Claims (15)

What is claimed is:
1. A suture anchor apparatus, comprising:
an anchor for securing a strand of suture material in the body, the anchor having a first end, a second end, and an anchor body extending between the first end and second end, the anchor defining a passageway extending through the anchor body at a position intermediate to the first end and the second end of the anchor, the passageway having a distal end opening intermediate to the first end and second end of the anchor body, and the anchor body having an outer wall surface surrounding the distal end opening; and
a suture engaged with the anchor, wherein a portion of the suture extends through the passageway, the suture having a proximal end and a distal end;
a suture needle attached to the proximal end of the suture;
wherein the distal end of the suture includes a melt-deformed integral polymeric mass configured to prevent the distal end of the suture from passing through the passageway thereby disengaging the suture and the anchor, the melt-deformed integral polymeric mass positioned intermediate to the first end and the second end of the anchor and abutting at least a portion of the outer wall surface surrounding the distal end opening; and
a delivery needle having a central lumen, a leading end, and a trailing end, wherein the anchor is deployable from the leading end of the delivery needle, and wherein the suture is of sufficient length to extend through the central lumen from the leading end of the delivery needle and out of the trailing end of the delivery needle when the anchor is deployed from the leading end of the delivery needle;
wherein the anchor is cylindrical in shape;
wherein the integral polymeric mass has an outermost surface extending beyond said outer wall surface a distance less than 15% of a diameter of the anchor; and
wherein the melt-deformed integral polymeric mass has a thickness that occupies less than 8% of a diameter of the central lumen of the delivery needle.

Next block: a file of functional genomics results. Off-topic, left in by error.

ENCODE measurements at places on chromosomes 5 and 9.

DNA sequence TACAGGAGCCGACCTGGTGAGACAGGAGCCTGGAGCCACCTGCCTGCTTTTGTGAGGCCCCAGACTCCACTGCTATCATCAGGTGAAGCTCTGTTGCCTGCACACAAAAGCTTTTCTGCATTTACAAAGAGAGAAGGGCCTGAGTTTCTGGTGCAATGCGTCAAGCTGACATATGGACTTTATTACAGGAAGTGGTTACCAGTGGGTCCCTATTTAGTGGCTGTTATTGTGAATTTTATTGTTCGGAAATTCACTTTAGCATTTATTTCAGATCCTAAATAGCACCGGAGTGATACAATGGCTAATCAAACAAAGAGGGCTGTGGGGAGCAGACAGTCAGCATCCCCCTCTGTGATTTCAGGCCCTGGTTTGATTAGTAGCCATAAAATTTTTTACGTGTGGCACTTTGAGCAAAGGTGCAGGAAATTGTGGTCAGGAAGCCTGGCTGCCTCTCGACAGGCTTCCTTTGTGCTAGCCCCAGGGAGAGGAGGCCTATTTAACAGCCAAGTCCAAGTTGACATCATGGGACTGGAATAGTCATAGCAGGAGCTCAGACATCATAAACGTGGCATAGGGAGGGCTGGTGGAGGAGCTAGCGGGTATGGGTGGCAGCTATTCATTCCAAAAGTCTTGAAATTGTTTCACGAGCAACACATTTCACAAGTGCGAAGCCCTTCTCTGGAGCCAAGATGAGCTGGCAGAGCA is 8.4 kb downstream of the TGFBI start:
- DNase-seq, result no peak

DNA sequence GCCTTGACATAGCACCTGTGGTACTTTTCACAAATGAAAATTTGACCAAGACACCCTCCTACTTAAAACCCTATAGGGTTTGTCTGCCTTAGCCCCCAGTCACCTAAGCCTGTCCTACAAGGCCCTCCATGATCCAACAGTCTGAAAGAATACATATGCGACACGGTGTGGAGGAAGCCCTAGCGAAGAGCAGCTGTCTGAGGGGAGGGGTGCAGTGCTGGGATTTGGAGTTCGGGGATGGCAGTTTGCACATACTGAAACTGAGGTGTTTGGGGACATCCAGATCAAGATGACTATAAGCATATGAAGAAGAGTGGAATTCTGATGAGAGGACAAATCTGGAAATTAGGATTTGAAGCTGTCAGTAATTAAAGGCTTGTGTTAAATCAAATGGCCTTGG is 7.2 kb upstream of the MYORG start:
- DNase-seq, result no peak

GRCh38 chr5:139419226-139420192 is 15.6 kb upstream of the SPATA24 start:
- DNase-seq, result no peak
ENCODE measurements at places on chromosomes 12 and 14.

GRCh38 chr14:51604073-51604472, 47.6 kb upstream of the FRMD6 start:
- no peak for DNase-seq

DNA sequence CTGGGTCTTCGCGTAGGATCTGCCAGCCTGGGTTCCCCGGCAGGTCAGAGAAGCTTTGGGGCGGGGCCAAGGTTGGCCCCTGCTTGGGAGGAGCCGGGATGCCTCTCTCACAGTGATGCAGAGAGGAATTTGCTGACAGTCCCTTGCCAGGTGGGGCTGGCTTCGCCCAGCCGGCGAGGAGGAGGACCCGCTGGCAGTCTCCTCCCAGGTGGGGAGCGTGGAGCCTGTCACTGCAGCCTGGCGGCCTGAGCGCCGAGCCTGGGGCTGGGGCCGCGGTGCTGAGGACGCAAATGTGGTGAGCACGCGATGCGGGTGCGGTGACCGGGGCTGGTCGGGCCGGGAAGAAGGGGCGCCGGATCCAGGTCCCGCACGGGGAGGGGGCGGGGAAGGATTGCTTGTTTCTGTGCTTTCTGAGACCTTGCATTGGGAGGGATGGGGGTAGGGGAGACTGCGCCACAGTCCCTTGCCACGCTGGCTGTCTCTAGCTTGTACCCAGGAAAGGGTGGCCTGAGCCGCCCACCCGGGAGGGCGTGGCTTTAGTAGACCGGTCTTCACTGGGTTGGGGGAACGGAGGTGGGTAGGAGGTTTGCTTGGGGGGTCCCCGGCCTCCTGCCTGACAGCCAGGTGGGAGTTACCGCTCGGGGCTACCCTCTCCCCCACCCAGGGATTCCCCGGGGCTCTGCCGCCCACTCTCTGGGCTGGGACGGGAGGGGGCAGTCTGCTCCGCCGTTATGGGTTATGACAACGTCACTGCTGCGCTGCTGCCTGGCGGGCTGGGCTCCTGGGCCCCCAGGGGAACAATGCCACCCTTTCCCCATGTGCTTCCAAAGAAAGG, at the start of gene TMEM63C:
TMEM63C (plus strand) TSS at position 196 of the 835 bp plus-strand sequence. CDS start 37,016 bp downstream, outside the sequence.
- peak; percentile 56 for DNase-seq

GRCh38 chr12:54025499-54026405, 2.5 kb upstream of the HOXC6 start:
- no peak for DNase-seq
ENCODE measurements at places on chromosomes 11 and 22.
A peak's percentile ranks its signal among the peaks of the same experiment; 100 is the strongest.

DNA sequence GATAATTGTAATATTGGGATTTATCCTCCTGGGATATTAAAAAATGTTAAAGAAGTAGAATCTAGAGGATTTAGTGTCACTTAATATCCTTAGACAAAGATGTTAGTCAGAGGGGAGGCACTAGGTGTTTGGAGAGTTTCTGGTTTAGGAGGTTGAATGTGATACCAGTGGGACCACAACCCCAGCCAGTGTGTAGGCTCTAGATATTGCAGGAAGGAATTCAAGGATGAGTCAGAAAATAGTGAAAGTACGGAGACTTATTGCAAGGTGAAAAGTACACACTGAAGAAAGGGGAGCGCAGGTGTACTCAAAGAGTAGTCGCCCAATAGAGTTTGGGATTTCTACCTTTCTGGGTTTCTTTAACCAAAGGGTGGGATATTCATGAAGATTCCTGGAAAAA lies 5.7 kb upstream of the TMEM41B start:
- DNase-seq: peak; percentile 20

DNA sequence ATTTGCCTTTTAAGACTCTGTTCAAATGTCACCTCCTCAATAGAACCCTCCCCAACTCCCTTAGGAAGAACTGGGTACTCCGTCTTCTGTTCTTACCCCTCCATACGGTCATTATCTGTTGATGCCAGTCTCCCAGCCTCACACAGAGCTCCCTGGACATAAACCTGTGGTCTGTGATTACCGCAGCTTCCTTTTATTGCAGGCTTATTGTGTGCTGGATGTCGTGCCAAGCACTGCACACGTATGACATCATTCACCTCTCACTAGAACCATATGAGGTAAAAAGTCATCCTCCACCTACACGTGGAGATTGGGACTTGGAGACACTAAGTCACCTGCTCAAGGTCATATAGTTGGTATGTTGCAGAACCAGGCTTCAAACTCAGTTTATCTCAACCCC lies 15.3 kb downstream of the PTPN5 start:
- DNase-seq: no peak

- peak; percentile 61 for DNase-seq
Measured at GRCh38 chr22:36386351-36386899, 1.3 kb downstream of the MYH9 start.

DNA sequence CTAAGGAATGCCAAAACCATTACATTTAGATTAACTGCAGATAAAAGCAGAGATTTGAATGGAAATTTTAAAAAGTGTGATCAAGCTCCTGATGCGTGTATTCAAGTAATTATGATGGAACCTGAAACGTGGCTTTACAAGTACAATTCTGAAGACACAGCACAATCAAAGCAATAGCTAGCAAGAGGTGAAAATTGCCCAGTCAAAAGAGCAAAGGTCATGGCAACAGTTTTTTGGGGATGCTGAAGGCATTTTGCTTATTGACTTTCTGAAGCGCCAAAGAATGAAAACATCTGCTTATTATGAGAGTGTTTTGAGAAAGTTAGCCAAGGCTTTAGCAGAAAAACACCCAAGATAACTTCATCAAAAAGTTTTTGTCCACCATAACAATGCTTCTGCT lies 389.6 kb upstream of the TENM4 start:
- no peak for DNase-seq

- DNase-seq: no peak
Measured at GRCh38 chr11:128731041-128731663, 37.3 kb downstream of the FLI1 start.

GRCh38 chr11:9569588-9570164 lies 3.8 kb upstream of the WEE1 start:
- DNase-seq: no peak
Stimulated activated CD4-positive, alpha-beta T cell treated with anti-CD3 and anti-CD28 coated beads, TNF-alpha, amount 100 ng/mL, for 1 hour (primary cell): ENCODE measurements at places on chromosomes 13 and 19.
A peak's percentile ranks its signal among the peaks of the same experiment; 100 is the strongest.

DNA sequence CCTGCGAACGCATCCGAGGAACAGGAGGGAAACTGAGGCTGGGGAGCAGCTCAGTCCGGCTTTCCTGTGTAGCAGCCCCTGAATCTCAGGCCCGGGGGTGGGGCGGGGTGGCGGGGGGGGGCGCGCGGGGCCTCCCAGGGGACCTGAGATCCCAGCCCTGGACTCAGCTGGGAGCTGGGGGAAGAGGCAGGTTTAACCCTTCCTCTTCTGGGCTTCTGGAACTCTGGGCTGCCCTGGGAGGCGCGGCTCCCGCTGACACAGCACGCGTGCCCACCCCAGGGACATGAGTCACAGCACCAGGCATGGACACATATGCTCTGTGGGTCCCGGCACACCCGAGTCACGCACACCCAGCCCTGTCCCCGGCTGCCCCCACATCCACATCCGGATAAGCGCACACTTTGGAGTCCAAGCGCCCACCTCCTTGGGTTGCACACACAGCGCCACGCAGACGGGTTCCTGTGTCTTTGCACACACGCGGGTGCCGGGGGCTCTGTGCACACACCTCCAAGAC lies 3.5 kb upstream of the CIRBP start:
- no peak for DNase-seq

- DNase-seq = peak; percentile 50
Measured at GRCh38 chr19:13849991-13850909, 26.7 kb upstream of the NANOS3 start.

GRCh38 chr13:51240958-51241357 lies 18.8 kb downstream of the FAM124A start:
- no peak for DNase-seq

2. The apparatus of claim 1, wherein polymeric material of the melt-deformed integral polymeric mass has a more amorphous state than polymeric material of other portions of the suture.
3. The apparatus of claim 1, wherein the distal end opening has a diameter in a first plane, wherein the integral polymeric mass includes a largest periphery in a plane parallel to the first plane, the periphery being larger than the diameter of the distal end opening.
4. The apparatus of claim 1, further comprising an adhesive material occurring within the passageway between the anchor and the portion of the suture extending through the passageway to further engage the anchor and the suture, and a suture needle coupled to the proximal end of the suture.
5. The apparatus of claim 4, wherein the adhesive material is cyanoacrylate.
6. The apparatus of claim 1, wherein the suture and the anchor are made of one or more bioabsorbable materials.
7. The apparatus of claim 1, wherein the integral polymeric mass has an outer polymeric mass surface conforming to the outer wall surface surrounding the distal end opening.
8. The apparatus of claim 1, wherein the passageway extends perpendicular to a longitudinal axis of the anchor body.
9. A suture anchor system, comprising:
an anchor for securing a strand of suture material in the body, the anchor having a first end, a second end, and an anchor body extending between the first end and second end, the anchor defining an opening extending therethrough configured to receive a strand of suture material, the opening including a proximal end opening at a position intermediate to the first end and the second end of the anchor and a distal end opening at a position intermediate to the first end and the second end of the anchor;
a suture extending through the opening to engage the anchor, wherein a distal end of the suture extends beyond the distal end opening and includes a melted suture material end flange positioned adjacent and larger than the distal end opening, wherein the melted suture material end flange is resistant to passage through the opening, and wherein the melted suture material end flange is positioned intermediate to the first end and the second end of the anchor;
a suture needle attached to a proximal end of the suture;
a delivery needle having a central lumen, a leading end, and a trailing end, wherein the anchor is deployable from the leading end of the delivery needle, and wherein the suture is of sufficient length to extend through the central lumen from the leading end of the delivery needle and out of the trailing end of the delivery needle when the anchor is deployed from the leading end of the delivery needle;